7
$\begingroup$

Let A and B be two positive integers greater than $0$. Is it possible that $2^{2A}+2^{2B}$ is a square number?

I am having trouble with this exercise because I get the feeling the answer is no, but I cannot elaborate on the proof. So far what I thought was to assume that there is some integer $C>0$ such that $2^{2A}+2^{2B}=C^2$. Then $$(2^A+2^B)^2=C^2+2^{A+B+1}$$ I was trying to see if the previous expression could hold a contradiction but I got stuck. All I could find is that $C$ needs to be an even number but that doesn't seem to get me anywhere. I'd appreciate any help.

Thanks in advance!

$\endgroup$
3
  • 1
    $\begingroup$ Can you prove that $4^{A-B}+1$ is never a square? $\endgroup$ Aug 15 '20 at 16:38
  • $\begingroup$ Is there a certain reason you wrote "even powers of 2" instead of "powers of 4"? (At first I thought you meant "powers of 2 which are even numbers," or, in other words, "powers of 2 other than 1.") $\endgroup$ Aug 16 '20 at 4:25
  • $\begingroup$ You were close to something when considering $C$ being even, that is basically looking at the equation modulo $2$. Turns out, a really simple solution arise when you look at it modulo $3$ (see below). $\endgroup$
    – Sil
    Sep 5 '20 at 7:04
20
$\begingroup$

Without loss of generality, let $A>B$. Then $2^{2A}+2^{2B}=2^{2B}(2^{2A-2B}+1)$ is a square implies $2^{2A-2B}+1$ is a square as $2^{2B}$ is a square. But this is impossible since $2^{2A-2B}$ is a square.

$\endgroup$
10
$\begingroup$

Shubhrajit Bhattacharya's answer gives a simple, direct proof that $2^{2A}+2^{2B}$ cannot be a square. But just for fun, let's finish off the OP's approach (which I initially thought led to a dead end).

If $(2^A+2^B)^2=C^2+2^{A+B+1}$, then $(2^A+2^B+C)(2^A+2^B-C)=2^{A+B+1}$, which means that $2^A+2^B+C$ and $2^A+2^B-C$ are both powers of $2$, and obviously different powers of $2$, say $2^a$ and $2^b$ with $a\gt b$ and $a+b=A+B+1$. But this implies

$$2(2^A+2^B)=2^a+2^b$$

If we now assume, without loss of generality, that $A\ge B$, we have

$$2^{B+1}(2^{A-B}+1)=2^b(2^{a-b}+1)$$

Now $a\gt b$ implies $2^{a-b}+1$ is an odd number greater than $1$, from which it follows that we must have $A\gt B$ (otherwise the left hand side is a power of $2$, not a multiple of an odd number greater than $1$). This in turn implies $b=B+1$ and $a-b=A-B$, from which we get

$$a+b=(a-b)+2b=(A-B)+2(B+1)=A+B+2$$

in contradiction to $a+b=A+B+1$.

Remark: I was a little surprised by the nature of the contradiction here, and had to check my work carefully to make sure I hadn't made a stupid arithmetic mistake.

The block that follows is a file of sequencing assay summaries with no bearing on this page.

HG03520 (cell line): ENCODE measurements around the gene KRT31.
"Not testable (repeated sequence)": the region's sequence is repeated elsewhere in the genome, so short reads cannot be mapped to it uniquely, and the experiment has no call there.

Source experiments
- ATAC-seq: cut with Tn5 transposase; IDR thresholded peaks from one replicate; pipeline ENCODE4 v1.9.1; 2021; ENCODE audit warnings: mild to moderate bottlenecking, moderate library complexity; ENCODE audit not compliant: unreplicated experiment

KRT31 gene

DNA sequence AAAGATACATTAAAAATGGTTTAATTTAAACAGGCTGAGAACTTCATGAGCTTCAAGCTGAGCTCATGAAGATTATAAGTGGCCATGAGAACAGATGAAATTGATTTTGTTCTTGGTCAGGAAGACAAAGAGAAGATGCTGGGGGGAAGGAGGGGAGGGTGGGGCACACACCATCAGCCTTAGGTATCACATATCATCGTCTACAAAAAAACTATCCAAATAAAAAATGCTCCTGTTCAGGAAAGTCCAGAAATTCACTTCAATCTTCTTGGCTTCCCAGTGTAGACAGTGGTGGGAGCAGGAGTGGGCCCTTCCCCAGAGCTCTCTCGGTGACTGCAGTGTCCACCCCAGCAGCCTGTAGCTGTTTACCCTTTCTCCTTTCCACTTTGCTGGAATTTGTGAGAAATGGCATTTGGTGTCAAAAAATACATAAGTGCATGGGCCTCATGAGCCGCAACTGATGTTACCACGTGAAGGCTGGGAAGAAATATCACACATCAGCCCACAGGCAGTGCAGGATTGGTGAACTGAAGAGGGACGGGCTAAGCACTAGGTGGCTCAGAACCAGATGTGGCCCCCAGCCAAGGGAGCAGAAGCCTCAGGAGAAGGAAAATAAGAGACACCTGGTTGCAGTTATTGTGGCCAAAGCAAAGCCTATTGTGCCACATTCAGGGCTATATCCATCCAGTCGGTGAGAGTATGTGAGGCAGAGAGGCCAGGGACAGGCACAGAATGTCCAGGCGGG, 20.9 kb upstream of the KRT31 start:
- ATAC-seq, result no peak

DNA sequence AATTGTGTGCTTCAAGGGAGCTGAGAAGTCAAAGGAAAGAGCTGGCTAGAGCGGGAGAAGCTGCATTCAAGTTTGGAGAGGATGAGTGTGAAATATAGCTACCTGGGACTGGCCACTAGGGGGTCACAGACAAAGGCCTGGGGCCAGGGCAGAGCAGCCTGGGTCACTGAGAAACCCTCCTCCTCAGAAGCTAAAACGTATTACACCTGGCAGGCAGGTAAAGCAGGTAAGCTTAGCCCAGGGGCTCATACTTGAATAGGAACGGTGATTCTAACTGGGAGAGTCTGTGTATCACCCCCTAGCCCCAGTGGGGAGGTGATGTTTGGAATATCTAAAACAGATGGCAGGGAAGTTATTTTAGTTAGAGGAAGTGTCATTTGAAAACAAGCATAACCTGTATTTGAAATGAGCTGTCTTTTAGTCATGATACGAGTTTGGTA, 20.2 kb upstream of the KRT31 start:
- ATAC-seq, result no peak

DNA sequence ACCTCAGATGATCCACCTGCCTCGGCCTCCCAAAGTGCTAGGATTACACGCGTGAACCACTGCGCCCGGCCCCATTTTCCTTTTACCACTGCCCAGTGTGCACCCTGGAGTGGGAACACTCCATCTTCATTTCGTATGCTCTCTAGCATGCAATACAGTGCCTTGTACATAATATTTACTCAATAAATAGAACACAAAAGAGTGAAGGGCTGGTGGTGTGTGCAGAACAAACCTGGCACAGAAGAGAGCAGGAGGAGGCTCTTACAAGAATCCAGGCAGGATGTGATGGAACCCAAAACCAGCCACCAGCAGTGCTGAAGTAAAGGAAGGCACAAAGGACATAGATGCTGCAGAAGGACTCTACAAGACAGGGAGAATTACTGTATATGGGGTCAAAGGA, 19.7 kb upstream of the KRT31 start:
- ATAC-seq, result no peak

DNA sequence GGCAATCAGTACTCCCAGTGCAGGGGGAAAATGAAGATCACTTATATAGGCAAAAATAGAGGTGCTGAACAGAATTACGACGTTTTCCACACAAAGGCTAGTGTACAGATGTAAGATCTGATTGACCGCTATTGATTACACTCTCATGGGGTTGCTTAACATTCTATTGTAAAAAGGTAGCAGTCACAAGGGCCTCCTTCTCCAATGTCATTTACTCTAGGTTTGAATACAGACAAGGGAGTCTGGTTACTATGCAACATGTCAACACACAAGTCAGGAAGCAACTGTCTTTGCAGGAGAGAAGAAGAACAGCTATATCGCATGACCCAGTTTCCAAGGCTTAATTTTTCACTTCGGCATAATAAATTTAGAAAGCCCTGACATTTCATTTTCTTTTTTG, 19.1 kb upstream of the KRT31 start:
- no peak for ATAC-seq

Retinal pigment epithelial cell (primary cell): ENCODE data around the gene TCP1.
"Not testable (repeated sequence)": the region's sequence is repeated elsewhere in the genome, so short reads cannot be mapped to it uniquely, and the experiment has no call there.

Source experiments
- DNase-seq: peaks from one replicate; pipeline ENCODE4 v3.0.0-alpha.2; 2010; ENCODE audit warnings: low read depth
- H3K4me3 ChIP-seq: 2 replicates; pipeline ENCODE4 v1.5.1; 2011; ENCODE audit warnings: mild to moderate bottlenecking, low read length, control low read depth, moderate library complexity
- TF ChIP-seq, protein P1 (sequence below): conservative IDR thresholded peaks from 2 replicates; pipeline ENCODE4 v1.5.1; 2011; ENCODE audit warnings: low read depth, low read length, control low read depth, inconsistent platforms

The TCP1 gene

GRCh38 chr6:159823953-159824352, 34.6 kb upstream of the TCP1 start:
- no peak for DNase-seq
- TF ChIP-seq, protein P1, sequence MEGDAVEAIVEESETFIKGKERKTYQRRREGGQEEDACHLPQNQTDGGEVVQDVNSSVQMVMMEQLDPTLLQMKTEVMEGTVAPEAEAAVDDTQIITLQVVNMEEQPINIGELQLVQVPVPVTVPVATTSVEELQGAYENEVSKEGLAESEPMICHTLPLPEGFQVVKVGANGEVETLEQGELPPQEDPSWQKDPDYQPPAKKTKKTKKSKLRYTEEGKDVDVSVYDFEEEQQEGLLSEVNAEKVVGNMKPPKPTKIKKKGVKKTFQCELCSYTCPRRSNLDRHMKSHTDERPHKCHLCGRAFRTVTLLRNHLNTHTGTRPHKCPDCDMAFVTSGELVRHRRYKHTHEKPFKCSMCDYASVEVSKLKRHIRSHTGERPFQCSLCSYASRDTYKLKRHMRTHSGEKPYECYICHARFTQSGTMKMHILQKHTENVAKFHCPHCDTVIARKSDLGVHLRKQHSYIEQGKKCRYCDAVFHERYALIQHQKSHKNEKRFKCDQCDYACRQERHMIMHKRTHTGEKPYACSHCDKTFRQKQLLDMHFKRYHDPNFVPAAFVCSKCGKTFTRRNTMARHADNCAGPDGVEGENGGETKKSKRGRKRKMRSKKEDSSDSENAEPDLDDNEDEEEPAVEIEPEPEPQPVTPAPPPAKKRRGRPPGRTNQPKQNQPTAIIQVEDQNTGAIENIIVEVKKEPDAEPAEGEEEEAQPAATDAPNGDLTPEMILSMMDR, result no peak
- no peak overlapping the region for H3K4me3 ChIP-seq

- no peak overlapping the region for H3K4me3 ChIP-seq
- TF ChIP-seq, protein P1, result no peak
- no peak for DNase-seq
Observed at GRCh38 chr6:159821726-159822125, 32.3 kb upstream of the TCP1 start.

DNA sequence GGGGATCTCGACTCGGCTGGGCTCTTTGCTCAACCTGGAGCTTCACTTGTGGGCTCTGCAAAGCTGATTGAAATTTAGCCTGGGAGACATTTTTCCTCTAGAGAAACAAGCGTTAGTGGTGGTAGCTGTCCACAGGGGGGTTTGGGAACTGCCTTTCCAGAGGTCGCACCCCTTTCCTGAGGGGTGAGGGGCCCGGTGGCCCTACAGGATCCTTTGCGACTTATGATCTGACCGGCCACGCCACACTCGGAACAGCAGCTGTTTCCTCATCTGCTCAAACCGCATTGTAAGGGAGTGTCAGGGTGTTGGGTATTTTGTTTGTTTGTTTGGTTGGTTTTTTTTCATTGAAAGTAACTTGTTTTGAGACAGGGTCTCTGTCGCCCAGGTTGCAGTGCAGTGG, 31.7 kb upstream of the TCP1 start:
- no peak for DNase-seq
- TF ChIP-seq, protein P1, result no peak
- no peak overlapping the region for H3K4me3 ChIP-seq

$\endgroup$
3
$\begingroup$

Just do it.

Assume without loss of generality that $A \le B$ so

$2^{2A} + 2^{2B}=$

$2^{2A} (1 + 2^{2B-2A})=$

$(2^A)^2 [1 + 2^{2B-2A}]=$

$(2^A)^2 [(2^{B-A})^2 + 1]$.

So if that is a perfect square then we must have $(2^{B-A})^2 + 1$ being a perfect square.

But $(2^{B-A})^2$ is a perfect square so we have two consecutive perfect squares. It should be easy to convince yourself that the only time that ever occurs is $0^2$ and $1^2$. (Proof as addendum).

So the only way this can happen is if $(2^{B-A})^2 = 0$ and $(2^{B-A})^2 + 1=1$.

But $2^{B-A} = 0$ is not possible.

====

Addendume: Then only two consecutive squares are $0$ and $1$.

Proof: Suppose $m^2 = n^2 + 1$. where $m,n$ are non-negative integers. $n^2 < m^2 = n^2 + 1 \le n^2 + 2n + 1= (n+1)^2$ so $n < m \le m+1$. But the only integers between $n$ (exclusive) and $n+1$ (inclusive) is $n+1$ so $m = n+1$. And so $n^2 + 1 = m^2 = (n+1) = n^2 + 2n + 1$ so $2n = 0$ and $n = 0$ and $m =1$.

$\endgroup$
2
$\begingroup$

Assume that $2^{2A}+2^{2B}$ is a perfect square. Without loss of generality, assume $A \geqslant B$. Then, let $A-B=x$, where $x$ is a non-negative integer. It follows that we have: $$2^{2A}+2^{2B}=(2^B)^2 \cdot (2^{2x}+1)$$ Now, if the LHS is a perfect square, then the RHS must also be a perfect square. It follows that $2^{2x}+1$ is a perfect square. Let this be $n^2$. We then have: $$2^{2x}=n^2-1=(n-1)(n+1)$$ Now, we need $n-1$ and $n+1$ to both be perfect powers of $2$. This can only happen for $n=3$. However, even then, we would only have $2^{2x}=8$ which is impossible as $x$ is an integer. Thus, no solutions exist.

$\endgroup$
5
  • 1
    $\begingroup$ "Now, we need n−1 and n+1 to both be perfect squares. This can only happen for n=3." — Is 3-1 a perfect square? $\endgroup$
    – MarianD
    Aug 15 '20 at 16:45
  • $\begingroup$ @MarianD sorry, that was supposed to be perfect powers of 2. Not perfect squares. I have made the edit. $\endgroup$
    – Haran
    Aug 16 '20 at 16:20
  • $\begingroup$ Oh no! Your original sentence “It follows that $2^{2x}+1$ is a perfect powers of $2$.” was correct (not grammatically, “power” instead of “powers” :-)). Your corrected sentence is not true, sorry. $\endgroup$
    – MarianD
    Aug 16 '20 at 17:30
  • $\begingroup$ @MarianD Lol, sorry about that, I was a bit hasty and made the edit in the wrong place. Should be fine now. $\endgroup$
    – Haran
    Aug 16 '20 at 18:18
  • $\begingroup$ Yes, it is OK now. $\endgroup$
    – MarianD
    Aug 16 '20 at 18:22
1
$\begingroup$

We would have $k^2=4^{A}+4^{B}\equiv 1+1= 2\pmod 3$, impossible as $k^2 \equiv 0,1 \pmod 3$.

$\endgroup$

Your Answer

By clicking “Post Your Answer”, you agree to our terms of service, privacy policy and cookie policy

Not the answer you're looking for? Browse other questions tagged or ask your own question.